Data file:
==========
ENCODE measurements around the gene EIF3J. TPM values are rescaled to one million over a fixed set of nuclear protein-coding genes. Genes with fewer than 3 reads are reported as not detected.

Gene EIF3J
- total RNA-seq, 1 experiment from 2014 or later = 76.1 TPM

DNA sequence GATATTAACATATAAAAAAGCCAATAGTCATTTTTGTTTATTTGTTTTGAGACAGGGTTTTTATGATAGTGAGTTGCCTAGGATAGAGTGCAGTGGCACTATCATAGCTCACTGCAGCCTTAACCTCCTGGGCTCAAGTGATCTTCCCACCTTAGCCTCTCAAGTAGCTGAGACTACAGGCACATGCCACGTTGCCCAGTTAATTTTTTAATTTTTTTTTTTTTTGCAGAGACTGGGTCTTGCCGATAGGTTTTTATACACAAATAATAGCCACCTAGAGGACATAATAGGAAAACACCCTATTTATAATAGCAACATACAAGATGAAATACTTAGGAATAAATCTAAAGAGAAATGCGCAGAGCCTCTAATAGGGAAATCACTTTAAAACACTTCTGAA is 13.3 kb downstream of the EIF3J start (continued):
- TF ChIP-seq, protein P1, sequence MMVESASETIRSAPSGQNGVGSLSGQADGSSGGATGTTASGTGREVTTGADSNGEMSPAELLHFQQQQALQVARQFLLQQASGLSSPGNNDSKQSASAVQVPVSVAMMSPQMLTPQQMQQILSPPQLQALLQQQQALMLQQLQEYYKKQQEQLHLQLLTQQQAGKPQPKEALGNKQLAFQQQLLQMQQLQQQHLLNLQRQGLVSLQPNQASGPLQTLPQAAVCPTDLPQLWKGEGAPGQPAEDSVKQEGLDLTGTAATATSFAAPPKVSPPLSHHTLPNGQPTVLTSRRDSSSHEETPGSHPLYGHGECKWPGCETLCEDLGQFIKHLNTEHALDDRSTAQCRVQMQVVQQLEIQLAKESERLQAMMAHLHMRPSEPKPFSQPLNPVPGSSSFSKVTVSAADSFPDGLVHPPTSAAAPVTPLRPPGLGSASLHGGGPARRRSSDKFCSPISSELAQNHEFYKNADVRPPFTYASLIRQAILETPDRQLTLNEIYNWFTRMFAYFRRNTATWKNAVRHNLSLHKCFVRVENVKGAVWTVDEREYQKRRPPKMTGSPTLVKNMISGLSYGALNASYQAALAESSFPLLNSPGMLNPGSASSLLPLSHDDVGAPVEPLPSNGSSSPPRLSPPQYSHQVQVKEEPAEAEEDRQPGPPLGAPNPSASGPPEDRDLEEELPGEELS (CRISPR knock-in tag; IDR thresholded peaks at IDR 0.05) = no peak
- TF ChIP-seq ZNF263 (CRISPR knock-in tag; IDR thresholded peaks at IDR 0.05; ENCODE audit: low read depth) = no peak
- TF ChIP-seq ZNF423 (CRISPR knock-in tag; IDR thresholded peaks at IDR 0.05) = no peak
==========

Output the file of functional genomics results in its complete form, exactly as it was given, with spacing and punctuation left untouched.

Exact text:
ENCODE measurements around the gene EIF3J. TPM values are rescaled to one million over a fixed set of nuclear protein-coding genes. Genes with fewer than 3 reads are reported as not detected.

Gene EIF3J
- total RNA-seq, 1 experiment from 2014 or later = 76.1 TPM

DNA sequence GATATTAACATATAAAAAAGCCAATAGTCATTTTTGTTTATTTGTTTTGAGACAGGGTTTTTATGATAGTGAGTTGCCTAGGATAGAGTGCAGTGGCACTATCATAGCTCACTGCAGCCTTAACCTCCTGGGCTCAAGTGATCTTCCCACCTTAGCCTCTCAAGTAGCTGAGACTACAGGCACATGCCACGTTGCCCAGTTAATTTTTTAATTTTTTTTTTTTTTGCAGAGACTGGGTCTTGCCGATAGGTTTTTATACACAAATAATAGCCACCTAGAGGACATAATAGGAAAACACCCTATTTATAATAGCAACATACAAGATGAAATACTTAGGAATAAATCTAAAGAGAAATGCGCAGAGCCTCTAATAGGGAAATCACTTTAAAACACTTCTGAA is 13.3 kb downstream of the EIF3J start (continued):
- TF ChIP-seq, protein P1, sequence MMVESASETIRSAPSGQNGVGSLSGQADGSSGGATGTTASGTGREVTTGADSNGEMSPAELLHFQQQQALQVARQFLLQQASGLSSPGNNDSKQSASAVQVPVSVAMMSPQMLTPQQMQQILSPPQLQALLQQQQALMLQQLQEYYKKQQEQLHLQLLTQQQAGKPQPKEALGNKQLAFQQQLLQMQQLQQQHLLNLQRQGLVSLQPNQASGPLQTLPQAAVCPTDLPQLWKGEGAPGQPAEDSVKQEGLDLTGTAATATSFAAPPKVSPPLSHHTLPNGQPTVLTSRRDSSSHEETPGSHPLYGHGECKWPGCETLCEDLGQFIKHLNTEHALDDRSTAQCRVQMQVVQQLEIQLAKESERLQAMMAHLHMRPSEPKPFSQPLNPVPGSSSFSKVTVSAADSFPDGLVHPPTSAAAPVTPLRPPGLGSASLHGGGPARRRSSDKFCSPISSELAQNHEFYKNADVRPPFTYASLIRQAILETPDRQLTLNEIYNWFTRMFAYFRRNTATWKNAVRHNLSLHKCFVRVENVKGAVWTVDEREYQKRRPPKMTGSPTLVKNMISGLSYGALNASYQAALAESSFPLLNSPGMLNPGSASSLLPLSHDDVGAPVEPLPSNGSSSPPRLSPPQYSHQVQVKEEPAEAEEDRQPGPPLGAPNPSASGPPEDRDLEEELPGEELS (CRISPR knock-in tag; IDR thresholded peaks at IDR 0.05) = no peak
- TF ChIP-seq ZNF263 (CRISPR knock-in tag; IDR thresholded peaks at IDR 0.05; ENCODE audit: low read depth) = no peak
- TF ChIP-seq ZNF423 (CRISPR knock-in tag; IDR thresholded peaks at IDR 0.05) = no peak